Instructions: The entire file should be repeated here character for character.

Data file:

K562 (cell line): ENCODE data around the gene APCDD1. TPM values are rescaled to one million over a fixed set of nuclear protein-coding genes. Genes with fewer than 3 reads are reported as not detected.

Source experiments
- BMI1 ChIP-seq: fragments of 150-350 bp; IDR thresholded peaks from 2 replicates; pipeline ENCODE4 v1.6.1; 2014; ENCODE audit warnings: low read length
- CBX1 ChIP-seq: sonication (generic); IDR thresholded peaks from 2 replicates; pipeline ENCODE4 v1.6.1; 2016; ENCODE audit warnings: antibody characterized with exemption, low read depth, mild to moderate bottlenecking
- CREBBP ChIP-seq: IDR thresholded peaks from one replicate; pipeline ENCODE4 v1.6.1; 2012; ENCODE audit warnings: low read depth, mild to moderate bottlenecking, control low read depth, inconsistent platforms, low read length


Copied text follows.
K562 (cell line): ENCODE data around the gene APCDD1. TPM values are rescaled to one million over a fixed set of nuclear protein-coding genes. Genes with fewer than 3 reads are reported as not detected.

Source experiments
- BMI1 ChIP-seq: fragments of 150-350 bp; IDR thresholded peaks from 2 replicates; pipeline ENCODE4 v1.6.1; 2014; ENCODE audit warnings: low read length
- CBX1 ChIP-seq: sonication (generic); IDR thresholded peaks from 2 replicates; pipeline ENCODE4 v1.6.1; 2016; ENCODE audit warnings: antibody characterized with exemption, low read depth, mild to moderate bottlenecking
- CREBBP ChIP-seq: IDR thresholded peaks from one replicate; pipeline ENCODE4 v1.6.1; 2012; ENCODE audit warnings: low read depth, mild to moderate bottlenecking, control low read depth, inconsistent platforms, low read length